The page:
Broker reform: FMCSA wants clarity on 'broker,' 'bona fide agent' definitions | Autocar yard spotters served by new dealer

Updated Jun 13, 2022

Trucking news and briefs for Friday, June 10, 2022:

FMCSA requests public input on defining ‘broker,’ ‘bona fide agents’

In a Federal Register notice published Friday, the Federal Motor Carrier Safety Administration is requesting responses to a number of questions to help with future guidance on the definitions of “broker” and “bona fide agents.” The Biden administration’s Infrastructure Investment and Jobs Act (IIJA) requires FMCSA to issue guidance on the topic by Nov. 15.

FMCSA said it has received numerous inquiries and several petitions over the last decade related to the definition of a broker, and the agency acknowledged “that there is significant stakeholder interest in FMCSA’s unauthorized brokerage enforcement.”

[Related: 'You just lose' when middlemen don't pay: Broker reform eight years in the waiting]

The IIJA requires that, in issuing guidance, FMCSA take into consideration the extent to which technology has changed the nature of freight brokerage, the role of bona fide agents, and other aspects of the trucking industry. Additionally, FMCSA said it must, at a minimum, examine the role of dispatch services, examine the extent to which dispatch services could be considered brokers or bona fide agents, and clarify the level of financial penalties for unauthorized brokerage activities applicable to a dispatch service.

Currently, “broker” is defined in 49 U.S.C. 13102(2) as a “person, other than a motor carrier or an employee or agent of a motor carrier, that as a principal or agent sells, offers for sale, negotiates for, or holds itself out by solicitation, advertisement, or otherwise as selling, providing, or arranging for, transportation by motor carriers for compensation.” In 49 CFR 371.2(a) broker is likewise defined as a “person who, for compensation, arranges, or offers to arrange, the transportation of property by an authorized motor carrier. Motor carriers, or persons who are employees or bona fide agents of carriers, are not brokers within the meaning of this section when they arrange or offer to arrange the transportation of shipments which they are authorized to transport and which they have accepted and legally bound themselves to transport.”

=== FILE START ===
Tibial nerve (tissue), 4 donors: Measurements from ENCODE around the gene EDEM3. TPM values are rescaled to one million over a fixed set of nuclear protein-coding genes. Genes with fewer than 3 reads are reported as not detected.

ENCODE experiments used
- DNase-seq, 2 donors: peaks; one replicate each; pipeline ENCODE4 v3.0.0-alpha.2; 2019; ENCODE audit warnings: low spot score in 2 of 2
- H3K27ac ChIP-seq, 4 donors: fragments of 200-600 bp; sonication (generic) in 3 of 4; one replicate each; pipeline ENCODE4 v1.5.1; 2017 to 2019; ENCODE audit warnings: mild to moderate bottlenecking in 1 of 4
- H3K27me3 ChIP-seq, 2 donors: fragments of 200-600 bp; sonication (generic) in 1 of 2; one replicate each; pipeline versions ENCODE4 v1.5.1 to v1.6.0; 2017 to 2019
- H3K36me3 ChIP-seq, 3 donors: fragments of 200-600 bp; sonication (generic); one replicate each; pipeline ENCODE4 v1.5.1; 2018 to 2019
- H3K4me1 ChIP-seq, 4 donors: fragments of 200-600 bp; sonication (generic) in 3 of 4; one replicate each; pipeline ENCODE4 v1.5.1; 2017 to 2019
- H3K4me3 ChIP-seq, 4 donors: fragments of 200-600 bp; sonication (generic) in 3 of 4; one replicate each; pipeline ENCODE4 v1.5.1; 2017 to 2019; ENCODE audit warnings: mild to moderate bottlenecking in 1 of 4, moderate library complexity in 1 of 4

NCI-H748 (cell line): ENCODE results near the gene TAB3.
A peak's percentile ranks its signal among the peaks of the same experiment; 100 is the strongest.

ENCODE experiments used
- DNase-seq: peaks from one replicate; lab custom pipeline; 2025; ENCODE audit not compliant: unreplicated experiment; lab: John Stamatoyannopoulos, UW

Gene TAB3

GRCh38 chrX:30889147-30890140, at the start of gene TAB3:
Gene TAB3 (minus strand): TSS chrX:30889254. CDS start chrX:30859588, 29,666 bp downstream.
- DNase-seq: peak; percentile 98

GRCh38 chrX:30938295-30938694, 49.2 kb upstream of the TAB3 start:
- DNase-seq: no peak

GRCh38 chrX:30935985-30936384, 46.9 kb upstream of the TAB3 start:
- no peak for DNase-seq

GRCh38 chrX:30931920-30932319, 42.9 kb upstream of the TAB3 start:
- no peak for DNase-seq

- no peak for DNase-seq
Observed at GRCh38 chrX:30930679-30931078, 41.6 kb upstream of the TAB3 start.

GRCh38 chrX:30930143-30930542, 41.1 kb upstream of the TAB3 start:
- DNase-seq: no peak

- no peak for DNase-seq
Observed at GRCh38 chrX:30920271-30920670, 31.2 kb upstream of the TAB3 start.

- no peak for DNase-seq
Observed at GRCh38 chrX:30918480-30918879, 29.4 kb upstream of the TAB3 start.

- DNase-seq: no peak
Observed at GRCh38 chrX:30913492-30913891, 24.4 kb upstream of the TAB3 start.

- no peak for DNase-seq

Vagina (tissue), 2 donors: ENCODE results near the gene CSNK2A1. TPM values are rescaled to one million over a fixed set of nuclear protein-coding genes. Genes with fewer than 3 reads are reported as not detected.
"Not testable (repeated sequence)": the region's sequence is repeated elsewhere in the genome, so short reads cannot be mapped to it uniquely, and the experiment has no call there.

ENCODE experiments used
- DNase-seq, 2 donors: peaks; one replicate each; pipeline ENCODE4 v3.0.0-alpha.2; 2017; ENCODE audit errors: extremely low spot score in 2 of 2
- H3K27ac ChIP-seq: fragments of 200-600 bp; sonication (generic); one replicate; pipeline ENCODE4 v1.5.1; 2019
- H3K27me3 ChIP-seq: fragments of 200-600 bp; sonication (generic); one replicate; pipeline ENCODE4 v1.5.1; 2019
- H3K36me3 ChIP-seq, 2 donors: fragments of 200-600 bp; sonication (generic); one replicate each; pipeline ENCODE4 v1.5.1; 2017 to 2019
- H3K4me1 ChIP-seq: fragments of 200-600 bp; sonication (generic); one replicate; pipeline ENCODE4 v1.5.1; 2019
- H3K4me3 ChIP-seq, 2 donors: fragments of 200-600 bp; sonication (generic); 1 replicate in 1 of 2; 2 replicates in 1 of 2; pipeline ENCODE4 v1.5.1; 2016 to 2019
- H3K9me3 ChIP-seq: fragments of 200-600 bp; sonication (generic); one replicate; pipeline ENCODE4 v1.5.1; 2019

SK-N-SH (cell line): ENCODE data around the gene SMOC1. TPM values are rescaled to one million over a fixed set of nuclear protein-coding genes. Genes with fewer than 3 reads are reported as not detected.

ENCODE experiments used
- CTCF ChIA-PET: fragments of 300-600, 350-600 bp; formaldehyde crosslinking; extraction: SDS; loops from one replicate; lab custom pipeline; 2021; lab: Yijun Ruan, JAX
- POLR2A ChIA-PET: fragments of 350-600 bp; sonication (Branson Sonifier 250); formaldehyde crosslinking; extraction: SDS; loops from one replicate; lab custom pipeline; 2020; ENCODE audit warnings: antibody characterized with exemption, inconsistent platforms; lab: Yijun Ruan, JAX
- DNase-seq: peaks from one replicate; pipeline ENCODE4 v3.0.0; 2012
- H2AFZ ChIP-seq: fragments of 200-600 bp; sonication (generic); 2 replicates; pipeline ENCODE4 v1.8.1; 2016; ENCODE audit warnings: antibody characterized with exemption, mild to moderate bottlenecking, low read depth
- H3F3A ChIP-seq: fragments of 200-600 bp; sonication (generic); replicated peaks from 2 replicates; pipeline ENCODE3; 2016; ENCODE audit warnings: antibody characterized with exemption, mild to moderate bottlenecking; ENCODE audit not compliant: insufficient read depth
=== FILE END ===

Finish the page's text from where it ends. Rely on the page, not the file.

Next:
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Then, “Bona fide agents” are defined as “persons who are part of the normal organization of a motor carrier and perform duties under the carrier’s directions pursuant to a preexisting agreement which provides for a continuing relationship, precluding the exercise of discretion on the part of the agent in allocating traffic between the carrier and others.”

Dispatch services, often acting as agents for different motor carriers at the same time, are not directly defined in the regulations.

[Related: Time to account for independent dispatch services in regulation?]

FMCSA is asking for public comment on the following 13 questions. The agency wants commenters to identify the question they are responding to in each section of their comments:

  1. What evaluation criteria should FMCSA use when determining whether a business model/entity meets the definition of a broker?
  2. Provide examples of operations that meet the definition of broker in 49 CFR 371.2 and examples of operations that do not meet the definition in 49 CFR 371.2.
  3. What role should the possession of money exchanged between shippers and motor carriers in a brokered transaction play in determining whether one is conducting brokerage or not?
  4. How would you define the term dispatch service? Is there a commonly accepted definition? What role do dispatch services play in the transportation industry?